Epidural ondansetron is more effective to prevent postoperative pruritus and nausea than intravenous ondansetron in elective cesarean delivery
Han, D.Woo.; Hong, S.Won.; Kwon, J-Young.; Lee, J.Woo.; Kim, K.Jun.
Acta Obstetricia et Gynecologica Scandinavica 86(6): 683-687
ISSN/ISBN: 0001-6349 PMID: 17520399 DOI: 10.1080/00016340701302616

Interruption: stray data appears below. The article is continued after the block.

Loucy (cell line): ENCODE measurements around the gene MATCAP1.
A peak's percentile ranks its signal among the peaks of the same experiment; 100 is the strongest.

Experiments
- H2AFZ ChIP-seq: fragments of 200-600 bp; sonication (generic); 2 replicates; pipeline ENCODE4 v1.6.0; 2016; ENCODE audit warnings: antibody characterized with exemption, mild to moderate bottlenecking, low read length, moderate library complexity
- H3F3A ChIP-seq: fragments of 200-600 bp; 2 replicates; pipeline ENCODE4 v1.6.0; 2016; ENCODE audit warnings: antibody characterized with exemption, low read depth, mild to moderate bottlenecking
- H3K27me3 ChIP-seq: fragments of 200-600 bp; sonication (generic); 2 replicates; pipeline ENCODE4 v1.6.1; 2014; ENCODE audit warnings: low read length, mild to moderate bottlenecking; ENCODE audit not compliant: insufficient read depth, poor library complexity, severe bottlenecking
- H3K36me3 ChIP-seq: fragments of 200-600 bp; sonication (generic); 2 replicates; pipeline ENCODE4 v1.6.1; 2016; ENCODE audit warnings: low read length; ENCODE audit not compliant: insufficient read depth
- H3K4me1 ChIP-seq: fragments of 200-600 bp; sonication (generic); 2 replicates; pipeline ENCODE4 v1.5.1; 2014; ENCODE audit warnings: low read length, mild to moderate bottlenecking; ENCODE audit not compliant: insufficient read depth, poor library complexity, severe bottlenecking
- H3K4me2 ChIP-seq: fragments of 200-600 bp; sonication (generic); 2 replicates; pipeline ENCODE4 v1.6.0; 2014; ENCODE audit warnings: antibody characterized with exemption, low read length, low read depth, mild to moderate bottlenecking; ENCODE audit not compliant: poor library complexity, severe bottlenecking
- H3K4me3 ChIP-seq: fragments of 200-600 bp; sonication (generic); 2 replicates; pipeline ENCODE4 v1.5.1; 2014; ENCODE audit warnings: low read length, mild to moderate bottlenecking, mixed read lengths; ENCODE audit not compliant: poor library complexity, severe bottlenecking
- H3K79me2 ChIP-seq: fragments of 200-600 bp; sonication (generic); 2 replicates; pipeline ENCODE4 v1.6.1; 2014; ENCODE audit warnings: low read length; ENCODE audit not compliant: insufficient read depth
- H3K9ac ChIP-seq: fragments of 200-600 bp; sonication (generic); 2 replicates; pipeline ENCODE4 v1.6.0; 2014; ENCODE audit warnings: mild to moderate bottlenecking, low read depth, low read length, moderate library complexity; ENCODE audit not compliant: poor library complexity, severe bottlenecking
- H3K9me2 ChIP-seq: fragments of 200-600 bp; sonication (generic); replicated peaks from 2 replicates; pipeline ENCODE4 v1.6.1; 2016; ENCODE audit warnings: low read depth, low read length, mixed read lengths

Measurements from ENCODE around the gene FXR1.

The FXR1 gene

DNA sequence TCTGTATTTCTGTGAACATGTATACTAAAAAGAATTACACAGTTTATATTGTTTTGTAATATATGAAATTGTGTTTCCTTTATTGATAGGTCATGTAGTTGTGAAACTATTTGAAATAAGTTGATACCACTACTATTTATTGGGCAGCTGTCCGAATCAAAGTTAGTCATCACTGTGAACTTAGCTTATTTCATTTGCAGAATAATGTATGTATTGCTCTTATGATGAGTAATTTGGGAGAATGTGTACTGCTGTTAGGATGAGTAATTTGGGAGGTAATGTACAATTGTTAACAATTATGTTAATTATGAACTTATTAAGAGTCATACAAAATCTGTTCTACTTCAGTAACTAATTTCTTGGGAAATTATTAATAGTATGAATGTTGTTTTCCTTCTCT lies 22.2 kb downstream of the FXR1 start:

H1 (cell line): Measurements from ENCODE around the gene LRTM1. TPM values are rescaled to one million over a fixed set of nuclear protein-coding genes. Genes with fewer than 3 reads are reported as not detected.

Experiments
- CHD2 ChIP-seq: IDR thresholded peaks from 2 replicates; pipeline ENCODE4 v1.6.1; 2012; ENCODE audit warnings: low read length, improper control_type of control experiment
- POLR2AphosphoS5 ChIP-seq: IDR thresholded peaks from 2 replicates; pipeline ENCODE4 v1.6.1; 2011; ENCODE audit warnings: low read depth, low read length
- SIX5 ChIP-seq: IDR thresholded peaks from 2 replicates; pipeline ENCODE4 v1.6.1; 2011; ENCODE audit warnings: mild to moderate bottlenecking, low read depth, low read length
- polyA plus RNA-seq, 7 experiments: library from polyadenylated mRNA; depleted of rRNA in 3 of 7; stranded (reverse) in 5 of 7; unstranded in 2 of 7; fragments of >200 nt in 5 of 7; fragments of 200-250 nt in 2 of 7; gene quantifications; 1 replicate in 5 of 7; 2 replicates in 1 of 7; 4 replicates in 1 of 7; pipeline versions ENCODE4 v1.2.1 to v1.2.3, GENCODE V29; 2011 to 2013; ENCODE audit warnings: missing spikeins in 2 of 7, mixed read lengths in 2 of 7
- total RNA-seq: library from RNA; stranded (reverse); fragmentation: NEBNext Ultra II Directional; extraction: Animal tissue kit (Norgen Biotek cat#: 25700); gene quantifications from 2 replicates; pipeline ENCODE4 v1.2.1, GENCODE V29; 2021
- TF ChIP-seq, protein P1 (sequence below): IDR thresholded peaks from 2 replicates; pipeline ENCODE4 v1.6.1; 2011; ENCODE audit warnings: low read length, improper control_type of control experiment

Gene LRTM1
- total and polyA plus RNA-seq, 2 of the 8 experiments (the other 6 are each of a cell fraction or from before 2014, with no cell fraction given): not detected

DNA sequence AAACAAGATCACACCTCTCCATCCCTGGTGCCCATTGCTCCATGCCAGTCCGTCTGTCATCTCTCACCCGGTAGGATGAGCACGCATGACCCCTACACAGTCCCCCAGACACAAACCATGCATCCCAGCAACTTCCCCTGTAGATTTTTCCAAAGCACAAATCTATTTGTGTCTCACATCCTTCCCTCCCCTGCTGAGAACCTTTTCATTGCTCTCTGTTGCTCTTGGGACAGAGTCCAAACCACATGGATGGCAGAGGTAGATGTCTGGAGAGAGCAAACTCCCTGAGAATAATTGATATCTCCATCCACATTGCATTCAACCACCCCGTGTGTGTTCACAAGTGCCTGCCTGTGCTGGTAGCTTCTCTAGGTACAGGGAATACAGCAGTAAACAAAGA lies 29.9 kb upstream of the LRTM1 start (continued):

Postoperative pruritus, nausea, and vomiting are common side effects of intrathecal or epidural opioids. Intravenous ondansetron has been used for postoperative emesis. However, there are no reports regarding epidural ondansetron. Two studies were conducted to evaluate the prophylactic effects of epidural ondansetron for opioid-induced pruritus, nausea, and vomiting. Neurotoxic signs were checked after epidural injection of ondansetron in rats. A clinical study was conducted to compare the prophylactic effects of epidural ondansetron with intravenous ondansetron for opioid-induced pruritus, nausea, and vomiting in cesarean delivery. No neurotoxic evidence was found in rats. The incidence of pruritus and nausea was significantly lower in the epidural ondansetron group than in the intravenous ondansetron group at 24 and 48 h postoperatively. Epidural ondansetron is more effective in preventing postoperative pruritus and nausea than intravenous ondansetron.